This space has now been repurposed as the company’s staffroom, which transitions into a bar/events space at night. “We used mirrors along some walls and added uplighting to bring in light to the low space,” says Kelly.

Next door, what was once the keg room has morphed into a dedicated library and space for staff lockers while the original Blind Tiger doors now grace a utilities cupboard.

Butterfly effect: Antipodes HQ

Rattan ceiling fixtures continue the Balinese-esque aesthetic, which aligns with the company’s affinity with nature. Image: Andy Spain

This was achieved by introducing a laneway along the western side of the building, with offices on the perimeter delineated by large timber sliders in glazed Tasmanian oak partitions that filter light and air into the centre of the enclosed plan. Hydronic heating is tucked under the polished concrete screed flooring, sourced from Oreti Beach in Southland. Occupants are able to control heat, light and ventilation individually in each office. Custom-made acoustic panels also feature in each office, while acoustic felt has been subtly incorporated into ceiling bays.

“This level, which was once Bar Bodega, is raw and stripped back, with painted steel braces and cable trays that contrast with the new glass and timber elements.”

Drop down a few steps to the customer-facing retail space, which served as a docking bay for trucks during the Nestlé era. Here, a series of tiered timber steps, carved from Australian spotted gum, is on message with Antipodes’ natural, organic brand.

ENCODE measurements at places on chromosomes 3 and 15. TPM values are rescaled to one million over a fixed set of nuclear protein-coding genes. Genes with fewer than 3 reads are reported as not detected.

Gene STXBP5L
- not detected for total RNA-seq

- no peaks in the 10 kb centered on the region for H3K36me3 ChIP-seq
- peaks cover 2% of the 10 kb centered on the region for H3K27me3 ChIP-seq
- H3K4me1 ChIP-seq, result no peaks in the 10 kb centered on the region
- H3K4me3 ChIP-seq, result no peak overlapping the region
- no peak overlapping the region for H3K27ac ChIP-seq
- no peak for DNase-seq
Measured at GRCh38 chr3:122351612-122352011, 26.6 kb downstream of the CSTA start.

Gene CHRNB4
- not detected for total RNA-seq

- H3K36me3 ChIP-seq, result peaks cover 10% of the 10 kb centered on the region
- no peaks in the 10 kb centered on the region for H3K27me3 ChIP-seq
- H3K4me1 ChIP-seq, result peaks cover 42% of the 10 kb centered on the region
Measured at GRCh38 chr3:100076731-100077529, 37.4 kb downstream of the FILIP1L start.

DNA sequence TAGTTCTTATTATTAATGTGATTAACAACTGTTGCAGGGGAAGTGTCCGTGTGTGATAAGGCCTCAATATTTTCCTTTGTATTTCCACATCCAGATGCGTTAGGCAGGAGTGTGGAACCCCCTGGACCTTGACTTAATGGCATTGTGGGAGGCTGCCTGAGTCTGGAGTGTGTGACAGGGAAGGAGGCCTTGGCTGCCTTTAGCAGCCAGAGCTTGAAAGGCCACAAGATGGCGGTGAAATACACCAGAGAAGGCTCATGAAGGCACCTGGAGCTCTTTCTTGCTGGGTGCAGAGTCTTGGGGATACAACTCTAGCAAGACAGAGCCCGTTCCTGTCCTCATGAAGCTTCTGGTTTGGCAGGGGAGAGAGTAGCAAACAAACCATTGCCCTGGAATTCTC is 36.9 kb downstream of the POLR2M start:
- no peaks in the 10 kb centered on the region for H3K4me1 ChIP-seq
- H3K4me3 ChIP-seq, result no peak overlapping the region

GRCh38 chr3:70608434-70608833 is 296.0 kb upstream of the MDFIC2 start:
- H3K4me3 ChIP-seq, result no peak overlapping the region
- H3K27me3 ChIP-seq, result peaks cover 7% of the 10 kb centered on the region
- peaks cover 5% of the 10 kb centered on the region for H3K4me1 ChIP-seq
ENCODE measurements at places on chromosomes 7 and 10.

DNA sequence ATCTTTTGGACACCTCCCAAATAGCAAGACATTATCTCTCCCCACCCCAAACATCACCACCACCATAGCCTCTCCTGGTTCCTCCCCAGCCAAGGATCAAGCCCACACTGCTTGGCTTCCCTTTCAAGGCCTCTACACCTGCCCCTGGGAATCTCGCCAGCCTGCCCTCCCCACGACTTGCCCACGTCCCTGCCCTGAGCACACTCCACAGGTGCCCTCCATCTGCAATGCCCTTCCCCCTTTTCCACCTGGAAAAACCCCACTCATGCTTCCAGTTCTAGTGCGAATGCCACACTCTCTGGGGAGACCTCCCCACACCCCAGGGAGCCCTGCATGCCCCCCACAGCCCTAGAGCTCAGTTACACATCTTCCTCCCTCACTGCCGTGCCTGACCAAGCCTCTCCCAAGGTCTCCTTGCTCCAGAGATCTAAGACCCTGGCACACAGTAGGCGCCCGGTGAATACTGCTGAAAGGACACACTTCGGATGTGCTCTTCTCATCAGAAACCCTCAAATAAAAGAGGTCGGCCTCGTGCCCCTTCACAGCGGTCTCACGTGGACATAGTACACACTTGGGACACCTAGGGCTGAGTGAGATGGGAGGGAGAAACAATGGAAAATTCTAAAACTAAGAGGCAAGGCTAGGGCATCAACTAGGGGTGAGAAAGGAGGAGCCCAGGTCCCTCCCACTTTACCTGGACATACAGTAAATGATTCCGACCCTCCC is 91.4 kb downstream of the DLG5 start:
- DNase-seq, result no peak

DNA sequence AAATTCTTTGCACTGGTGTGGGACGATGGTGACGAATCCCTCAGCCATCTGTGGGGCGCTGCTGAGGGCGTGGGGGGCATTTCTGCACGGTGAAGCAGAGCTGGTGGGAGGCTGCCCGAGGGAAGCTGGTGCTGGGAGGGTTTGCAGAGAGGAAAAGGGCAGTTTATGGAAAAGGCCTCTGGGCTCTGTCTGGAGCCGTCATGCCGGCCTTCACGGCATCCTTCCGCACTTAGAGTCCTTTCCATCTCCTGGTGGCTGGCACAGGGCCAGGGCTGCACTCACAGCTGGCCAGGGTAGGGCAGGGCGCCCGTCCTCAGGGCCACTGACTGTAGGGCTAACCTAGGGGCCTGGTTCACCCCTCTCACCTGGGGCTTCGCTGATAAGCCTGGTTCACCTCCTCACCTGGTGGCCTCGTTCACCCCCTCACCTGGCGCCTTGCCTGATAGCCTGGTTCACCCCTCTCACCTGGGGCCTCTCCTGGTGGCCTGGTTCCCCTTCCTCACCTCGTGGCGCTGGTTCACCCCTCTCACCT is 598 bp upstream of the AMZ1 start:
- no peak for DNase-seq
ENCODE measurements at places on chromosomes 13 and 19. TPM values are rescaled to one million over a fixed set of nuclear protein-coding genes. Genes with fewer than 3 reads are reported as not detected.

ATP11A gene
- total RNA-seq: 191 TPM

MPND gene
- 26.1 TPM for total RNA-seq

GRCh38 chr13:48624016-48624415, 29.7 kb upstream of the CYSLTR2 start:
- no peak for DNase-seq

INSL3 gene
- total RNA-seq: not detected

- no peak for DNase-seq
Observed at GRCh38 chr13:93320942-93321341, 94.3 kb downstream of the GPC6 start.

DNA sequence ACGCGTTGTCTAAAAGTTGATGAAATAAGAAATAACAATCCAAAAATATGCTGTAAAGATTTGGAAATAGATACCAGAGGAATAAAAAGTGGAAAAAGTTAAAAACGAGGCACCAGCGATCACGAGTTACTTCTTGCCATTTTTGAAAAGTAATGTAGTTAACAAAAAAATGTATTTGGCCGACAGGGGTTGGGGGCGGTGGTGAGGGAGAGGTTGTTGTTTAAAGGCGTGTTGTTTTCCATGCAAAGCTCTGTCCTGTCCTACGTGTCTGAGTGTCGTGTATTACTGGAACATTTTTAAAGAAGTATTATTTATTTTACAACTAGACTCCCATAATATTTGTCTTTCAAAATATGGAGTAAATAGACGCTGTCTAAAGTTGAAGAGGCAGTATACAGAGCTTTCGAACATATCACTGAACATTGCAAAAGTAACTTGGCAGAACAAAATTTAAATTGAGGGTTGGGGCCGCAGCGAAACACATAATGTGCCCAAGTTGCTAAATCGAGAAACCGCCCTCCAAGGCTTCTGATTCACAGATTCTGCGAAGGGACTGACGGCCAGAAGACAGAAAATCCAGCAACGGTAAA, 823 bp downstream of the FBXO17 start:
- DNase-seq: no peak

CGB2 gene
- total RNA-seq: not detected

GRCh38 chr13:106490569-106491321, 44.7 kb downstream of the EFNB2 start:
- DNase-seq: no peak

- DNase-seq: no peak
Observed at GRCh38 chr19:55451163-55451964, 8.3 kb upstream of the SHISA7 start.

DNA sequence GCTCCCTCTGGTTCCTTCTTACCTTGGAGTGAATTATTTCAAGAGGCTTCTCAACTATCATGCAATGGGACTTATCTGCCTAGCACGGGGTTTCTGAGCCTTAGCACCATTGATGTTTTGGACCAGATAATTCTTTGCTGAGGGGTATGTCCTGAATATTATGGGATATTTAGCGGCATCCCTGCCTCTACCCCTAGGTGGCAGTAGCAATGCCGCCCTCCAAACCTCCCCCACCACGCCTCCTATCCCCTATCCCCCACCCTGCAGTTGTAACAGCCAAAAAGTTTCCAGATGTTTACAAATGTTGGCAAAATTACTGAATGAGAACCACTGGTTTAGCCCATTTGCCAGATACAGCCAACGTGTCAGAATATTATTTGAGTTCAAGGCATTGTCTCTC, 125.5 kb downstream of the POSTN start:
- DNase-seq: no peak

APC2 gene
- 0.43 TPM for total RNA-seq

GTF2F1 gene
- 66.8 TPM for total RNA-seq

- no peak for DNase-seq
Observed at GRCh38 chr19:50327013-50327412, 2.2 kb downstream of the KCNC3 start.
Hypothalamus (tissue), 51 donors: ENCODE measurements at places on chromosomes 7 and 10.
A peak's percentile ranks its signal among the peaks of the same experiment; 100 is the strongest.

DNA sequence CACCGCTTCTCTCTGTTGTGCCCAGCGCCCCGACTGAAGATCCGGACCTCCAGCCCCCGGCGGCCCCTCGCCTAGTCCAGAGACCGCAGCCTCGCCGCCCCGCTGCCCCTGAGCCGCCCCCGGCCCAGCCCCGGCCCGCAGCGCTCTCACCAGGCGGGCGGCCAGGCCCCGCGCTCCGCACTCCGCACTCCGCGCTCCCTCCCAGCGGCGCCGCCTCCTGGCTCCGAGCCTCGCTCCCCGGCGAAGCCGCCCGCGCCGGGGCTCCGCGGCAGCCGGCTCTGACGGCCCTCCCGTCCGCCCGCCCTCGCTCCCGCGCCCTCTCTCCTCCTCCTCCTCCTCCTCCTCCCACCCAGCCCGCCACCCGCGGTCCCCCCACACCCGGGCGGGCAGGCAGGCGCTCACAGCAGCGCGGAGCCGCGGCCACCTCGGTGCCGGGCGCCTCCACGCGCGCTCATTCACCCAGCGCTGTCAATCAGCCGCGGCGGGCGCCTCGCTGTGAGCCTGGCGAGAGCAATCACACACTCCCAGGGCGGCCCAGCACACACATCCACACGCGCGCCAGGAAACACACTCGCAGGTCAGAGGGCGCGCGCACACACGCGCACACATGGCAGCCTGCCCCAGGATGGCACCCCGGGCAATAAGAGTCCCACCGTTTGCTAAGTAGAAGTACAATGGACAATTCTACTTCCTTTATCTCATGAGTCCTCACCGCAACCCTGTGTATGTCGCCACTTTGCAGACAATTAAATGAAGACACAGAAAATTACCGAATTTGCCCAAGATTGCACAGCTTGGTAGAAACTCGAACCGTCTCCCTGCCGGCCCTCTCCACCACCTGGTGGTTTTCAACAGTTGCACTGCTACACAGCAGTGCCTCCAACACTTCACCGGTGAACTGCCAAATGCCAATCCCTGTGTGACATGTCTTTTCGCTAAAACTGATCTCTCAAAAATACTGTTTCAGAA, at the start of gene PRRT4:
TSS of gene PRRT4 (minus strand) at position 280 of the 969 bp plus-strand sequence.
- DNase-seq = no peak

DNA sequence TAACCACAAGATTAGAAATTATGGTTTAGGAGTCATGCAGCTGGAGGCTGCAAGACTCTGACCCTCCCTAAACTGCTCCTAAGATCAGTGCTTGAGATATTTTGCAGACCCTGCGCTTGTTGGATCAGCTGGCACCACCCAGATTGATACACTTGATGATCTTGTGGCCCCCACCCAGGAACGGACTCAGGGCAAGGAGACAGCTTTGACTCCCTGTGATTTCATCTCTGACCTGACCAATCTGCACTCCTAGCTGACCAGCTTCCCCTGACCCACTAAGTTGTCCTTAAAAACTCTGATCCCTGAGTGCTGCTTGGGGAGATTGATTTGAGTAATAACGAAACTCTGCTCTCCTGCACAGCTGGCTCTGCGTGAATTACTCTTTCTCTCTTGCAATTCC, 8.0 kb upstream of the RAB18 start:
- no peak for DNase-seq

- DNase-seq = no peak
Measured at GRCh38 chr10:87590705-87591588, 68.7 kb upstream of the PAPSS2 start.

To align with its heritage listing, the façade of the building was required to remain unchanged. And so it has, apart from like-for-like fixes, such as re-rendering and polishing the original brass window frames.

The first floor contains the executive wing, boardroom and skin lab, where testing for many of the company’s products is carried out. Here, the vibe is more classically formal, with chandeliers and fleur-de-lis floor tiles Barbalich sourced on annual trips to Bali.

Butterfly effect: Antipodes HQ

A retro cabinet imported from Bali perfectly complements frond-like wallpaper. Image: Andy Spain

Barbalich and her husband Zoran were intimately involved in sourcing many of the building’s features from Indonesia, including tiles, lights, marble benchtops and the hardwood flooring in the basement, as well as the custom-made wallpaper, which includes gold leaf and colourful tiger images in the lift.

While this worked well within the context of the design, it also presented the construction team with some challenges.

“Some of the installers weren’t familiar with the products so there was a bit of trial and error involved: for example, with using the Indonesian floor tiles,” says Kelly. “But, incorporating the various overseas and local elements has resulted in a rich palette that enhances the Antipodes brand.”

Barbalich agrees. “We absolutely love the end result. We planned and worked closely with the architects, engineers and contractors to make a series of iterations to achieve this outstanding outcome. Thanks to the use of natural materials, such as marble, wood and concrete, our workspace is comfortable and fun to work in.”

Sharon Stephenson
Contributor
Sharon Stephenson writes for a plethora of New Zealand newspapers and magazines from her Wellington home.